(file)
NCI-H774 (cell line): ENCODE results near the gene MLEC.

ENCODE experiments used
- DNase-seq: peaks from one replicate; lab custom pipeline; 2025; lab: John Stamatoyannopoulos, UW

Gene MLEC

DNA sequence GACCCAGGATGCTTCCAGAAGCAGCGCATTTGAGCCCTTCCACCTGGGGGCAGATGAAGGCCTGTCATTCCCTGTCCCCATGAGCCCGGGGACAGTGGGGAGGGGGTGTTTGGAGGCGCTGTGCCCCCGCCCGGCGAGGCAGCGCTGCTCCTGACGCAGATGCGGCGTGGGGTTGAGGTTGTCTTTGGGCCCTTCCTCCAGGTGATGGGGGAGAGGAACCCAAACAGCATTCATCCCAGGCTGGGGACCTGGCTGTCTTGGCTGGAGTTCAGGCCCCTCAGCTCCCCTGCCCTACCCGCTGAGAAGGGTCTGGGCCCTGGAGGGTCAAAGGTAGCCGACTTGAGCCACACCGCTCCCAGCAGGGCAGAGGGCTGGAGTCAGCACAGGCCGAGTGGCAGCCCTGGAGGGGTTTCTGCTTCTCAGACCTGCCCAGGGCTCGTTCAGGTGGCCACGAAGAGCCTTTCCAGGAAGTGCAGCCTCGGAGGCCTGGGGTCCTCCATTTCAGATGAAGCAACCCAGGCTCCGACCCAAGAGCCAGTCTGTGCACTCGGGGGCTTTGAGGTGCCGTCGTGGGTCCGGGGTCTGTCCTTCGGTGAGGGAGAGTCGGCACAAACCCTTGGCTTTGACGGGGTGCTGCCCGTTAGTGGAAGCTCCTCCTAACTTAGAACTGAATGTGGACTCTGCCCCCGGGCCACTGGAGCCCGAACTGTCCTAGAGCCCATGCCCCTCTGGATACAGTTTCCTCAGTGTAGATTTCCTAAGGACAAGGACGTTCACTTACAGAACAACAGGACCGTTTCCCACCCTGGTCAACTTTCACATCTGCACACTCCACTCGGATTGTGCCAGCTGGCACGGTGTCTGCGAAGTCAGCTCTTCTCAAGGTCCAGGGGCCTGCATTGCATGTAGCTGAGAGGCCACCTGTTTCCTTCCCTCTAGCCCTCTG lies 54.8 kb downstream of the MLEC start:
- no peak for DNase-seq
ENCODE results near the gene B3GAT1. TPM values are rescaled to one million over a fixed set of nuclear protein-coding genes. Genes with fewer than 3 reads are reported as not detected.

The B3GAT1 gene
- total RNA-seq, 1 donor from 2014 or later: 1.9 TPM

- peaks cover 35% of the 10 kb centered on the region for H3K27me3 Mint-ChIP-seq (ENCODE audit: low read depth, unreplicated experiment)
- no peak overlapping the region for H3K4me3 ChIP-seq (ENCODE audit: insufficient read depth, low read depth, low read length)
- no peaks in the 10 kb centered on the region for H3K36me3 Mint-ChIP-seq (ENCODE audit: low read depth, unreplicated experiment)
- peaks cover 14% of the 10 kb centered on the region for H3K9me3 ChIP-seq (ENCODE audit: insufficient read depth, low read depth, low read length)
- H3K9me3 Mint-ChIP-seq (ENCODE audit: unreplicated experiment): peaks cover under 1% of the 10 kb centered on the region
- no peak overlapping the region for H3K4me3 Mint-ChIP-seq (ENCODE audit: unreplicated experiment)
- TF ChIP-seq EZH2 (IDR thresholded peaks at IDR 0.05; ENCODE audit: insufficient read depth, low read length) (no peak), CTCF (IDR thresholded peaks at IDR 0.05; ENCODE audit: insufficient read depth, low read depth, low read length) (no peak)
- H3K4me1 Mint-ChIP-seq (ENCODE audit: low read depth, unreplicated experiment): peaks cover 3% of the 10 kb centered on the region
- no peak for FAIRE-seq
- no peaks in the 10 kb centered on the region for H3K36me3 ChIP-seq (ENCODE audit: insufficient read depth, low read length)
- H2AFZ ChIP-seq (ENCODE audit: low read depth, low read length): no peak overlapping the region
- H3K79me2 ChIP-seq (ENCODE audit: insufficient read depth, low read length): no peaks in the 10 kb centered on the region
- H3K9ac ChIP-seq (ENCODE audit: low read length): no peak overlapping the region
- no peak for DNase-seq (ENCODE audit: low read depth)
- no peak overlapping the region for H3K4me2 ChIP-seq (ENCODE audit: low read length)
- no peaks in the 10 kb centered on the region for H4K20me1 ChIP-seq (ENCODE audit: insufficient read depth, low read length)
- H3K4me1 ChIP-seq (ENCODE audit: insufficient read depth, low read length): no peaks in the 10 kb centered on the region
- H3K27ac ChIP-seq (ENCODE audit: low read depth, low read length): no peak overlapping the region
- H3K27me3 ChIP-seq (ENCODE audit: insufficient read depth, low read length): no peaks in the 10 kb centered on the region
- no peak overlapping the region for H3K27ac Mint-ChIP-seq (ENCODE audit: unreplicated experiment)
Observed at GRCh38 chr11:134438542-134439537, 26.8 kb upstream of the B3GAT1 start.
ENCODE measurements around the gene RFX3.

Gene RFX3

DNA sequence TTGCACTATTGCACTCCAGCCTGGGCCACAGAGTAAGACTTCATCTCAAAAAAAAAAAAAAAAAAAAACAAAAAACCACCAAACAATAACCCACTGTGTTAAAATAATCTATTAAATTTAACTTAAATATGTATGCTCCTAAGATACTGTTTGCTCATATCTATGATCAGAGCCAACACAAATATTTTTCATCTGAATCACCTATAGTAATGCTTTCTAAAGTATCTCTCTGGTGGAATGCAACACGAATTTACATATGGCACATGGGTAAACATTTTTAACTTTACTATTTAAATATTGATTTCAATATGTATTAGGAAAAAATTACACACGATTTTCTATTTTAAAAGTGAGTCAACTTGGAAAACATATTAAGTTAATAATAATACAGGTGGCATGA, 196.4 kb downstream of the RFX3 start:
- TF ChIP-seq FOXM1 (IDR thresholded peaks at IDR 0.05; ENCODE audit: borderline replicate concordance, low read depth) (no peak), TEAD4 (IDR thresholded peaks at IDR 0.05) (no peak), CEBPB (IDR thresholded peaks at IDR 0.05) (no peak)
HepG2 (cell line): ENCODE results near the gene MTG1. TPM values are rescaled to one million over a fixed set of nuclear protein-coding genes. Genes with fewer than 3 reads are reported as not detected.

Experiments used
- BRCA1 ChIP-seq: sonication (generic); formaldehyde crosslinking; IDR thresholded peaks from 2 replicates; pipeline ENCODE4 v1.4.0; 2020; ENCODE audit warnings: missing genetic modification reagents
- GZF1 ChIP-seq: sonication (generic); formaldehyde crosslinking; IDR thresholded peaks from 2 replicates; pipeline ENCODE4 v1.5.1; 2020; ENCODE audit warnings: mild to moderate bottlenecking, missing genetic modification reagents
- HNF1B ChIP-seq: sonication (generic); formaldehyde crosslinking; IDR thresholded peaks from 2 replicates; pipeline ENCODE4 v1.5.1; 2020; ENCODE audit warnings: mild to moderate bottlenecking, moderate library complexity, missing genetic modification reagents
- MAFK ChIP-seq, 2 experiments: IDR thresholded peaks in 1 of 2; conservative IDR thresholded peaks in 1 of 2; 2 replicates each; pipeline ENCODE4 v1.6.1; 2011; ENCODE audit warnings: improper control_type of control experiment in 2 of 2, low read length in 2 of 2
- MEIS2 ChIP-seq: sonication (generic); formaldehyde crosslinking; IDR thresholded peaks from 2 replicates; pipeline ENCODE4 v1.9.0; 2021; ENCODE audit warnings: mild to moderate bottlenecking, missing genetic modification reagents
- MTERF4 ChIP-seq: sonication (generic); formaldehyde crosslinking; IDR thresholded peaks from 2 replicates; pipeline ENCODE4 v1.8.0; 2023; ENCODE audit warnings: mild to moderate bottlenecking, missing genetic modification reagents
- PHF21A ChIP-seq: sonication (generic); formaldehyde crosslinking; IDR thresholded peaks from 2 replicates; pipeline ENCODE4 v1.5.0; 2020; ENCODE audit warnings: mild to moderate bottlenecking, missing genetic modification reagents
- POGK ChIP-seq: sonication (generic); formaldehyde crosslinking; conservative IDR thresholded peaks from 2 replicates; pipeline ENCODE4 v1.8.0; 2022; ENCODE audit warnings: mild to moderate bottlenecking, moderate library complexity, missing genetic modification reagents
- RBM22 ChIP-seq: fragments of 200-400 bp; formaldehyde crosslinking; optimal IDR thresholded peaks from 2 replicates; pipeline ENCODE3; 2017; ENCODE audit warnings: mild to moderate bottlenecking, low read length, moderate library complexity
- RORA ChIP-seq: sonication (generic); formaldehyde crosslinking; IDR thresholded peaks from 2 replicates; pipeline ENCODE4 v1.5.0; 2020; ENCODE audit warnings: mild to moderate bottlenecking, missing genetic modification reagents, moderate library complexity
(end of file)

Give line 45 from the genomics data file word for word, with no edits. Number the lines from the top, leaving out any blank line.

- RBM22 ChIP-seq: fragments of 200-400 bp; formaldehyde crosslinking; optimal IDR thresholded peaks from 2 replicates; pipeline ENCODE3; 2017; ENCODE audit warnings: mild to moderate bottlenecking, low read length, moderate library complexity